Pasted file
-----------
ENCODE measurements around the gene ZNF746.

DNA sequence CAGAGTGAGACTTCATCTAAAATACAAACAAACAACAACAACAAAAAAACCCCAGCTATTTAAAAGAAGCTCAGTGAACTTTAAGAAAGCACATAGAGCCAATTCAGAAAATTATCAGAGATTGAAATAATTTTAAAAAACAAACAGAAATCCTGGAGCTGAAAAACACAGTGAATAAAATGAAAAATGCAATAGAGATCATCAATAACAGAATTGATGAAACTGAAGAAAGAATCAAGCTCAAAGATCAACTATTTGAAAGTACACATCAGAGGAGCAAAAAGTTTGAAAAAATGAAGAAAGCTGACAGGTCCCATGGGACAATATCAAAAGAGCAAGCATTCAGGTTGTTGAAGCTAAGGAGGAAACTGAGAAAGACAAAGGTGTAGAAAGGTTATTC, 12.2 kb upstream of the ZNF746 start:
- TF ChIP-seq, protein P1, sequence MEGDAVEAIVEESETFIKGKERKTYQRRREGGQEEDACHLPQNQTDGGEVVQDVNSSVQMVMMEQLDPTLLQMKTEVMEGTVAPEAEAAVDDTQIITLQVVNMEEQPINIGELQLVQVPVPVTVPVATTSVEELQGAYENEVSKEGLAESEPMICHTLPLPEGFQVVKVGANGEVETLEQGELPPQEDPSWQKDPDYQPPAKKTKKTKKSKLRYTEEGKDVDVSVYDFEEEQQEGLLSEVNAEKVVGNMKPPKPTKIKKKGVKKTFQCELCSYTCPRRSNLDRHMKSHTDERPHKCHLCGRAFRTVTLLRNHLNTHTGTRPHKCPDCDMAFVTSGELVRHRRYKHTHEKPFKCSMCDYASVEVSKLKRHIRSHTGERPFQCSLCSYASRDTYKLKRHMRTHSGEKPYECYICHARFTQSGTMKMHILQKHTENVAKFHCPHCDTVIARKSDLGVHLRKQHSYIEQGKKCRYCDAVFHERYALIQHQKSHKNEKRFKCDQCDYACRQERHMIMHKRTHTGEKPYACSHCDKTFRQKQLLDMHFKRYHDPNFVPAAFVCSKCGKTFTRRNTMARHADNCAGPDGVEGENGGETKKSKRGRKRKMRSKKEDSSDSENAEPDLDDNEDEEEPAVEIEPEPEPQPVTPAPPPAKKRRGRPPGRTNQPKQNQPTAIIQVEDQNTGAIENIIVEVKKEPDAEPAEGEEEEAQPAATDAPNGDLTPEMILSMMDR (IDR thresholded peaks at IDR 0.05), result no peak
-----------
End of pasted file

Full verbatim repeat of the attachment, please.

ENCODE measurements around the gene ZNF746.

DNA sequence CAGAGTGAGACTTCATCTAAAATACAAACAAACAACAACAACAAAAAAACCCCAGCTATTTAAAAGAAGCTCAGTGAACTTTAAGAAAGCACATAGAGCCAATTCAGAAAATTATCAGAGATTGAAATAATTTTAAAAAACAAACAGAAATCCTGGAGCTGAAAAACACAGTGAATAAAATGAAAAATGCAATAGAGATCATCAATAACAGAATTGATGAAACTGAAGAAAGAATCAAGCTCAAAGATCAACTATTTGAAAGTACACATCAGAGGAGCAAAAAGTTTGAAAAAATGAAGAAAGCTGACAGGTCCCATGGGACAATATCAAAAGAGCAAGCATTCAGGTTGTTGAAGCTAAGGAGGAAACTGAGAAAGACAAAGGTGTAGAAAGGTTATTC, 12.2 kb upstream of the ZNF746 start:
- TF ChIP-seq, protein P1, sequence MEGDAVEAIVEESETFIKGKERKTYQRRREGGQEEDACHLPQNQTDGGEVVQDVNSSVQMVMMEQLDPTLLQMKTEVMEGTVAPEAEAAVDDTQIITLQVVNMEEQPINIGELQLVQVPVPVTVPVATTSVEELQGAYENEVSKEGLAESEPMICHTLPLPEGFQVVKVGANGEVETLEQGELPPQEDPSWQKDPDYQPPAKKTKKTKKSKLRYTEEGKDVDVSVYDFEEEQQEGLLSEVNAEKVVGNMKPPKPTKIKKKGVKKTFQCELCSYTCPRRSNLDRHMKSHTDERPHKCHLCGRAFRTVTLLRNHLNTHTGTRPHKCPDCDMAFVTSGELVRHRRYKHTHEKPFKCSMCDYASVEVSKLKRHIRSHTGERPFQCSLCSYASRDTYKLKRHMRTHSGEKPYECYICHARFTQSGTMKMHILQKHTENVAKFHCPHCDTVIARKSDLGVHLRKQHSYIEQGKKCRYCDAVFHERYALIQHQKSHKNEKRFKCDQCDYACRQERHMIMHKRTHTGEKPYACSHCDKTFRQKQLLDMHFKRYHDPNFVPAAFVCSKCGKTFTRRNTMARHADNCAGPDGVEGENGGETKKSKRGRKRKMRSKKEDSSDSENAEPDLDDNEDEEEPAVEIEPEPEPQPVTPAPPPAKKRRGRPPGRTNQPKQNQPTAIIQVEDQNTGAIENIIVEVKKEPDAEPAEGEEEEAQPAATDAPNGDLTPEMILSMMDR (IDR thresholded peaks at IDR 0.05), result no peak